Eastern promises: highlights from Mercedes-Benz Fashion Week Tbilisi
Picture the scene – a courtyard with cedar trees casting shade and a troupe of models parading mottled sequin bow blouses and palazzo pants; faded blue denims with flashes of embroidery and love worn chintz suiting. For the finale, the girls filed up to the balcony of this genteel 1905 Tbilisi heritage building, the Writers House.
Central Saint Martins trained Maka Dalood launched her label in 2013 and has boutiques in Tbilisi and Moscow. She is one of a generation of Georgian talents who is helping raise the cultural capital of the country. With a population of nearly 3.7 million, this former Soviet Republic state has a vibrant style scene that reaches out to cafés, bars, restaurants, boutiques, photography, theatre and music.
It is the magic of the turn of the century heritage buildings (some in the process of being restored), combined with the leafy green streets and hip design enclaves that give Tbilisi a beguiling charm.
In the burgeoning Vera district, find the Chaos Concept store that boasts an indoor concrete skate ramp; Datuna Store – owned by designer Datuna Sulikashvili – the vintage modern designed Rooms hotel (in a former printing works), and a smattering of new restaurants such as Café Manû, and Keto and Kote.
Tamra performance at Mercedes Benz Fashion Week Tbilisi
Mercedes Benz Fashion Week Tbilisi gathers together Georgia’s best as well as guest designers – this year, Juan Carlos Pajares from Spain and Bibi Bevza from the Ukraine. The indefatigable entrepreneur Sofia Tchkonia supports the event personally in addition to funds from the Georgian Tourism Authority and sponsorship. She also runs a fashion design contest called BeNext.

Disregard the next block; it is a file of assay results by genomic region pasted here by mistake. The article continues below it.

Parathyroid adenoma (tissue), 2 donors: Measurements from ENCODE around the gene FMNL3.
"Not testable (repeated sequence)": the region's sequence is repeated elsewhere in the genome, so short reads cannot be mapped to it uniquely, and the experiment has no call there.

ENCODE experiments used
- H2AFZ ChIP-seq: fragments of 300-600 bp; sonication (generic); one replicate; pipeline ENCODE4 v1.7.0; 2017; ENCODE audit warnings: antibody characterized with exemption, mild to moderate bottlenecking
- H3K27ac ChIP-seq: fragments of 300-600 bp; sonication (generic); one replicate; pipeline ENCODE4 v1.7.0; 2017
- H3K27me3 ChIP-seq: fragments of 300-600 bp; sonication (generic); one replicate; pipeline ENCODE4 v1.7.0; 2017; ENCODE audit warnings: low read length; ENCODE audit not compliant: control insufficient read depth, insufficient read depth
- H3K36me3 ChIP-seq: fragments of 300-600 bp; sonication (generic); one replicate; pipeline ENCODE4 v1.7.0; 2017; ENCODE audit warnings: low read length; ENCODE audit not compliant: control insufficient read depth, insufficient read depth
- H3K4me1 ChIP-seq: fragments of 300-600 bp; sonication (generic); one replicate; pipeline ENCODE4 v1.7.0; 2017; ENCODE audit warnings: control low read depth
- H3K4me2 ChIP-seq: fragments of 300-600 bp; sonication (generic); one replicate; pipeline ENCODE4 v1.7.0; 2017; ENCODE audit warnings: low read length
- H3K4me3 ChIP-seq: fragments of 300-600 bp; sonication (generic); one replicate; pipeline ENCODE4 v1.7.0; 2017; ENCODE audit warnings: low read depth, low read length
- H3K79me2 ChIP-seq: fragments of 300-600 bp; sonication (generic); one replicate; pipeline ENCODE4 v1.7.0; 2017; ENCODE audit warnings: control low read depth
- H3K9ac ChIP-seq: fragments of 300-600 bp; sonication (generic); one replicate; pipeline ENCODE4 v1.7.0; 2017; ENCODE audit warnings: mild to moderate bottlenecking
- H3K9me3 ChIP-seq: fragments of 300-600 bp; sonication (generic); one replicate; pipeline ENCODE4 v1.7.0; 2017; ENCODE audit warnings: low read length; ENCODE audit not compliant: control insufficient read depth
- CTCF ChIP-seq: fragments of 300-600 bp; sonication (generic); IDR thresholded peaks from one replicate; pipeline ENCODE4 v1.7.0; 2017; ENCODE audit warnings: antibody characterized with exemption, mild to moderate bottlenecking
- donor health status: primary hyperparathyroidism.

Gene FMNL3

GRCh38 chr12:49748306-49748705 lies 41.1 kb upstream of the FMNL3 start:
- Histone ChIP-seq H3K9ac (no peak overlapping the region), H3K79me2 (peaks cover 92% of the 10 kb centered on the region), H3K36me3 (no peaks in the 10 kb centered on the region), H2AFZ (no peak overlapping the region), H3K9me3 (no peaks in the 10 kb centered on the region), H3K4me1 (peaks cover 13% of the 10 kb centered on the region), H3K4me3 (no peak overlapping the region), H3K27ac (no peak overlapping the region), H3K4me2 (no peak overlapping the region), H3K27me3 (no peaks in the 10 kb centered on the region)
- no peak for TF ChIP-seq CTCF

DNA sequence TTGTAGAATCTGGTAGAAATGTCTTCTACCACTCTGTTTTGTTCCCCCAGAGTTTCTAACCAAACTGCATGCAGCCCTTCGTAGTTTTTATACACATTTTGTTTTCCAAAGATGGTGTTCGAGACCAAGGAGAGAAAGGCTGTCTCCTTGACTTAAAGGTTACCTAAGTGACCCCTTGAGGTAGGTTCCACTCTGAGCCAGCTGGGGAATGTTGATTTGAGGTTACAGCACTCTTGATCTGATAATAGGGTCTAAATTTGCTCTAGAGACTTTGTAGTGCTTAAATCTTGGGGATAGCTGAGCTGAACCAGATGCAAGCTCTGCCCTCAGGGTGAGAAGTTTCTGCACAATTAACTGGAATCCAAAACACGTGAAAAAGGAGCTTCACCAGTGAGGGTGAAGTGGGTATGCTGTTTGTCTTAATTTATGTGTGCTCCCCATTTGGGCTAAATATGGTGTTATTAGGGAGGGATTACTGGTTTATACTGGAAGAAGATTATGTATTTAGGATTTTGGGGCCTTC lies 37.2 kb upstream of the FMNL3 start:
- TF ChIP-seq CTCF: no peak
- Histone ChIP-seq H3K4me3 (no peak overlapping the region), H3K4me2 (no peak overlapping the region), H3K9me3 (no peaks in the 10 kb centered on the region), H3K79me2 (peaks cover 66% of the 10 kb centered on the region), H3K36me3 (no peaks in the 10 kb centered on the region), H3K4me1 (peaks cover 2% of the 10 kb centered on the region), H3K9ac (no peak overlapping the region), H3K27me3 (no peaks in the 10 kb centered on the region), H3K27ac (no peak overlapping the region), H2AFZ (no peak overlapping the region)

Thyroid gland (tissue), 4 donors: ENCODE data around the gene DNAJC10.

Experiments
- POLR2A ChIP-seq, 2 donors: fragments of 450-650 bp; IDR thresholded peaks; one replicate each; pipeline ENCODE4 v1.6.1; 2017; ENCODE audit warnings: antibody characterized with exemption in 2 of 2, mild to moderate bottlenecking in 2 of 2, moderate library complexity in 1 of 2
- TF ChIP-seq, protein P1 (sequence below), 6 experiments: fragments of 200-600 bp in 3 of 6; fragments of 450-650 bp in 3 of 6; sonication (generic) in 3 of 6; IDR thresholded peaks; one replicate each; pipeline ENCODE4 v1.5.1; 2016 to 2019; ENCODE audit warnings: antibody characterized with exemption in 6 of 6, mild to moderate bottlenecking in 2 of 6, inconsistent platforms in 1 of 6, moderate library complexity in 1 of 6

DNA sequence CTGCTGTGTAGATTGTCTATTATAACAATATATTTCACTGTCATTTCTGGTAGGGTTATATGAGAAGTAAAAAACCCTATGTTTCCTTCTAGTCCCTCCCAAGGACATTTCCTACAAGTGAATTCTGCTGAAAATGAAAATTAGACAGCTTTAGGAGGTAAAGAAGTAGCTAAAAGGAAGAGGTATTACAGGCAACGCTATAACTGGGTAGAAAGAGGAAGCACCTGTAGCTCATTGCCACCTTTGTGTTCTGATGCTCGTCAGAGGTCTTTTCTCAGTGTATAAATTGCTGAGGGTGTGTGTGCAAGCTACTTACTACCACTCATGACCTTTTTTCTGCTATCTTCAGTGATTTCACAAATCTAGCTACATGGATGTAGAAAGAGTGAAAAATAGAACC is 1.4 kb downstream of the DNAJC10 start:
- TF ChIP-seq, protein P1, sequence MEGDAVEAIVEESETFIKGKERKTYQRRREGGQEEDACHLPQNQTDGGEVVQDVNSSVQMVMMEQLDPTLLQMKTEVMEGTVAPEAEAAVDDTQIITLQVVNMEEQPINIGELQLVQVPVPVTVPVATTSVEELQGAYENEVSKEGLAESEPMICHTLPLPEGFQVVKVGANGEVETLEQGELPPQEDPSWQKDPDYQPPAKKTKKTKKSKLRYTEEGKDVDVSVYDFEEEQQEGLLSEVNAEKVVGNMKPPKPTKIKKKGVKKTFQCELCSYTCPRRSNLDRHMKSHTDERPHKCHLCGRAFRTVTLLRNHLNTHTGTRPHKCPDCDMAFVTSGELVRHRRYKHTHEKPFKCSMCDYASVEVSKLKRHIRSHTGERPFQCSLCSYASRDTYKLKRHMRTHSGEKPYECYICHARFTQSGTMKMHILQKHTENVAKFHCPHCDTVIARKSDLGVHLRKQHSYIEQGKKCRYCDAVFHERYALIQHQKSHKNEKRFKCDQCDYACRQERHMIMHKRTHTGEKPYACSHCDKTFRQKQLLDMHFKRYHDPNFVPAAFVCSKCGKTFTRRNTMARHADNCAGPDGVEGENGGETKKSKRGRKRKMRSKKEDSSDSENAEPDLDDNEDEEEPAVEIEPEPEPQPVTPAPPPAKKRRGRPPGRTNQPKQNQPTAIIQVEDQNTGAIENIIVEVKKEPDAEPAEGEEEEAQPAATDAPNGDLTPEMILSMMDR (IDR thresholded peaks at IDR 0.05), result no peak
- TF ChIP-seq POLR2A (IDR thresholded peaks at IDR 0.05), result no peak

In an era when fashion’s weathervane is firmly pointed at a generation of Russian and Post Soviet designers the big question is how long will the bubble last? The taste for empowered tailoring with a post glasnost flavour, deconstructed sportswear and denim (à la Vetements), and vulgar/chic leather is the zenith of chic for A/W17.
Yet these designers prove they have more strings to their bows. Datuna, who dresses the first lady of Georgia, delivered soigné, sultry evening wear including metallic lame trapeze gowns; evening capes and silk trench coats over thigh high boots. ‘I don’t usually take trends into consideration. The woman I create for doesn’t change too much from season to season. I think that today’s fashion needs beautiful shapes and flowing lines – the client wants to remain womanly,’ she says.
That sophisticated focus, raises the game above hype and trend. Tamuna Ingorokva, who showed in the cavernous warehouse at The Silk Factory, has minimalist handwriting and delivers great raglan-sleeved coats, outsize tailored tracksuits and sculpted ribbed knits. Situationist, the popular label by Irakli Rusadze was another highlight with distressed paper thin leathers crafted into raglan-sleeve jackets, salopettes and sweeping bouncer-style trench coats.
While Georgia does not boast a big tradition in fabric production it does boast excellence in footwear. Le Mocassin Zippe was founded in 2013 with its signature zip decorated loafer, while Crosty is a new line of handcrafted leather sneakers. And a burgeoning e-commerce business with sites including N-Duo-Concept.com; More is Love and the just launched, Buyers.Ge.
One of the brilliant surprises was the label, Tamra. The designer, a multi-media artist called Tamuna Karumidze, cast skate kids to show off her brilliant patchwork coats, punkish kilt skirts and padded jackets in vibrant mixes of brocades, stripe shirting and silks. As her street heroes slid down a ramp at the side of Moma Tbilisi museum and slugged sparking wine on the sidelines – it was great to behold the energy of DIY at a time of global fashion sameness.